I think that this is a pretty good album. Yes it is a little spotty but still came together nicely. Coming out in 1995, this album seemed somewhat influenced by grunge. The guitars were toned down and the sound was very thick on a lot of the heavier songs. One thing that I need to give VH credit for on this is thinking outside the box on a lot of tracks. Having lyrically taken on some of the issues that grunge bands were talking about. Dysfunctionalism, and drugs, and the ills of the world. This was the only album where VH got serious and still sounded good. VH was serious on VHIII, but that album sucked. There were a few tracks I can relate to. I have been through a painful point in my life in the last year or so so songs like “Feelin’” and “Don’t Tell Me (What Love Can Do)” sound particularly relatable now. Not to mention that they are great songs. “Not Enough” was a nice ballad that sounded more from the heart than many love songs do. “The Seventh Seal” was an awesome starter to the album. “Can’t Stop Lovin You” was pop, but a decent song nonetheless. “Take Me Back (Deja Vu)” was an interesting Zeppelinesque song that seemed to be built on layers of Acoustic and Electric guitars. “Aftershock” was a great rocker about being irritated with love. “Amsterdam” was a great fun track and “Balunchitherium” was a very nicely done instrumental. My only real issues were “Big Fat Money” Sucked and “Strung out” and “Doin’ Time” were both filler material. Other than that, it was great. If you want a good set of rockin’ tunes with some more serious relatable songs, as well as songs that are a little of both, then this is the Balance (No Pun intended) between the two. On another note, I am glad to hear that VH is back together with Sammy. I would have been really happy if it were Dave too. But after 8 years since Sammy’s departure and the botched Diamond Dave Reunion, and the terrible Van Halen III album that followed, and the subsequent departure of Gary Cherone and the long silence that followed, I think that all VH fans are hungry to hear from their heroes again. I hope I can afford to see them when they come through Denver.
Metal Album Reviews[RSS]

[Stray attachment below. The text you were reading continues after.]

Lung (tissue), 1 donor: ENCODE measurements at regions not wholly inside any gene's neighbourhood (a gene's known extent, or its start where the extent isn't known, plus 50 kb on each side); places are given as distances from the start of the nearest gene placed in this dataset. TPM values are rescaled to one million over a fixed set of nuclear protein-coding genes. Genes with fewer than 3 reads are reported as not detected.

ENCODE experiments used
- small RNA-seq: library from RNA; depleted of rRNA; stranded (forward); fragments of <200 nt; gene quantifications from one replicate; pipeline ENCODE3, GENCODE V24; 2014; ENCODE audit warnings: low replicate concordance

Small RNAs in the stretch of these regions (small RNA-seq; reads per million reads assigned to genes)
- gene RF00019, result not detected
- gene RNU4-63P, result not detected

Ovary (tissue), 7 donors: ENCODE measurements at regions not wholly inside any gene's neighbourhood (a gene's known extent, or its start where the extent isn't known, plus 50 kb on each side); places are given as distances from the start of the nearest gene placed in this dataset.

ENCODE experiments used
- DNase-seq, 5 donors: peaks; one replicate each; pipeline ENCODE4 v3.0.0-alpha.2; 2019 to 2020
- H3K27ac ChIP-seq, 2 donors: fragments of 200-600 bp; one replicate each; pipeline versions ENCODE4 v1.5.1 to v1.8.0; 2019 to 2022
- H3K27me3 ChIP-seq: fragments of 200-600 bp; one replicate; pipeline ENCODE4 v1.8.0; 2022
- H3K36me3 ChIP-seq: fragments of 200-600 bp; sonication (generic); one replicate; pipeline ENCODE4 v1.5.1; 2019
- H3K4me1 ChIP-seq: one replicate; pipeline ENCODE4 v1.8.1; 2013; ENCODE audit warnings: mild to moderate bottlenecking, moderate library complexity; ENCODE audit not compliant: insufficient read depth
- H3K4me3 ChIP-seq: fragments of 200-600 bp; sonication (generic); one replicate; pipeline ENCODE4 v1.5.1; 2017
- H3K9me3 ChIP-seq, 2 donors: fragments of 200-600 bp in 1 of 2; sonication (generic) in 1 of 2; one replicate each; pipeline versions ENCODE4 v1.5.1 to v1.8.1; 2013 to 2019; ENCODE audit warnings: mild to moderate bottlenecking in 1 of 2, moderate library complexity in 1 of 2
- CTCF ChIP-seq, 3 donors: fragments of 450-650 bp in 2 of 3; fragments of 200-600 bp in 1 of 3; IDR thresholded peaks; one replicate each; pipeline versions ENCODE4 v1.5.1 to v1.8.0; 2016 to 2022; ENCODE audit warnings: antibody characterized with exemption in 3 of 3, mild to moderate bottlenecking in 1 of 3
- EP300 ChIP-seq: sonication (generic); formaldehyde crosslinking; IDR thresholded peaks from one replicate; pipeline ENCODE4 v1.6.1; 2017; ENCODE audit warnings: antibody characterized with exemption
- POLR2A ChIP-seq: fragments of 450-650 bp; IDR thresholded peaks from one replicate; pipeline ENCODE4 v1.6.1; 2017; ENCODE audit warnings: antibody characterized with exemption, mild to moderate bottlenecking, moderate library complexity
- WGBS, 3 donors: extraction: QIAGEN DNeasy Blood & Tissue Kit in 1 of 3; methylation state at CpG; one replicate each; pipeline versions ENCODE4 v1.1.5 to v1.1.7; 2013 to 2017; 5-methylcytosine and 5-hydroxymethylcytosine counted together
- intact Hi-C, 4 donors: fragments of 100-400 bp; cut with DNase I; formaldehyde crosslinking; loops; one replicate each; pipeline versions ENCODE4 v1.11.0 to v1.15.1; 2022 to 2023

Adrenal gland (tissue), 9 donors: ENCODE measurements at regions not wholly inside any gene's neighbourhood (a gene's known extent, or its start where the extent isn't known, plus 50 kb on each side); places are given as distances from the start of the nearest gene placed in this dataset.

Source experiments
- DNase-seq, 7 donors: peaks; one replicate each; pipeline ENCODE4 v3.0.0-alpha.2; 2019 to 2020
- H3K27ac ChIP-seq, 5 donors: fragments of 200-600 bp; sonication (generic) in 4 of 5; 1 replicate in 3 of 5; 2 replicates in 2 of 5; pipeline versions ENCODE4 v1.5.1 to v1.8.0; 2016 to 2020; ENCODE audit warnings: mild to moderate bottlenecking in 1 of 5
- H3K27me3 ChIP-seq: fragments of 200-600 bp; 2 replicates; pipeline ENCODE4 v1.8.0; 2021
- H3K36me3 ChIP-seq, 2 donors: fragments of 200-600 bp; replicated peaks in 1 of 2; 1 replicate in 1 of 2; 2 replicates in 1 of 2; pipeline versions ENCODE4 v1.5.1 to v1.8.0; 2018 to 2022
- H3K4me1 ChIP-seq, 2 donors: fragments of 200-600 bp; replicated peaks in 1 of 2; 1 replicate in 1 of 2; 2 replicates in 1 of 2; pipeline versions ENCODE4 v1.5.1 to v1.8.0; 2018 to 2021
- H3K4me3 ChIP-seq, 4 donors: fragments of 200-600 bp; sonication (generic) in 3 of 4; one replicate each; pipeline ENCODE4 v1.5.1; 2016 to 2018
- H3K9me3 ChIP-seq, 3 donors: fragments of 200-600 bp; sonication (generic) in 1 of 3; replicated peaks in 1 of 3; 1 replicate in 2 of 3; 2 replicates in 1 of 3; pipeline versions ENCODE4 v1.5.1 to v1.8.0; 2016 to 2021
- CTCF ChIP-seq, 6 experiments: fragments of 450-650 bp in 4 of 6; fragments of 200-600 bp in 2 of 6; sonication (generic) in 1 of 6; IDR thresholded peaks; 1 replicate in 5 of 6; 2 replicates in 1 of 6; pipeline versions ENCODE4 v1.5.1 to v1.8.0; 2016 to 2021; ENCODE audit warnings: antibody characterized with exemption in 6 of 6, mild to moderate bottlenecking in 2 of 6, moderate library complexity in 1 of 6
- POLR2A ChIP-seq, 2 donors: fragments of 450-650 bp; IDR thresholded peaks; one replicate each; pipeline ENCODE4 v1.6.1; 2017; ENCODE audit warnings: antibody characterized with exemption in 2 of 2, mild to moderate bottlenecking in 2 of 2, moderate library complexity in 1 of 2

“Balance” was an album I absolutely hated when it first came out in early 1995. Grunge/alternative was in full swing and I expected Van Halen to deliver some good dumbed-down arena rock to take me away from all the plodding, whiny, self-important tripe being put out in that era. Instead, I got Van Halen’s most intellectual album to date, with a lot of moody pieces that seemed to be trying to mimic the climate of the times. Over time though I grew to like it somewhat, although I think it is still pretty low on my list of favorite VH albums. Ironically, the two songs that qualify as dumbed-down arena rock, “Big Fat Money” and “Amsterdam” are actually the weakest on the album. Musically, “Amsterdam” is an excellent (if predictable) VH song, but the lyrics – “Wam bam, oh Amsterdam, stones you like nothing else can” – pure poetry there, Hagar. And “Big Fat Money” is just plain lame on all levels. Van Halen proved they could do quasi-speed metal with “Get Up” from “5150″, but this is just a sloppy mess. In press interviews for promoting this album Hagar described “Big Fat Money” as “this album’s `Panama’ or `Why Can’t This Be Love’,” but let me tell you, he was just plain WRONG. “Can’t Stop Loving You”, as the title suggests, is equally trite but this one works well. It’s unashamedly pop, with a chime-sounding guitar tone similar to Def Leppard’s later work. Keyboards are intentionally low key here, with only the organic ballad “Not Enough” getting a bit of piano treatment. “Not Enough” is hardly the best ballad VH has ever done, but it’s at least a nice change from the synth-heavy stuff they had been churning out since the “1984″ days. “Take Me Back” is another stripped-down ballad that works well. “Aftershock” has a verse similar to the 1970 R&B tune “Get Ready” by Rare Earth. Beyond that, it’s a pretty by-the-numbers VH tune, meaning it blows away virtually everything by any other band of a similar ilk, but it’s still got a been-there-done-that feel to it. “Don’t Tell Me (What Love Can Do)” is your basic heady-lyrics song, supposedly inspired by the suicide of Kurt Cobain. It was a decent first single, but not among Van Halen’s finest work.The rest of it – “Seventh Seal”, “Feelin’”, and the three (?!?) instrumentals “Baluchiterum”, “Doin’ Time” and “Strung Out” all fill things out nicely, but overall this is a rather unspectacular VH album. Better than “OU812″, “Van Halen 3″, and I would probably even hold it up against “Van Halen II” (my least favorite disc from the Roth years), but it was a pretty big letdown after the wait for something new and exciting in the midst of all the dreary and depressing grunge all over the radio in 1995.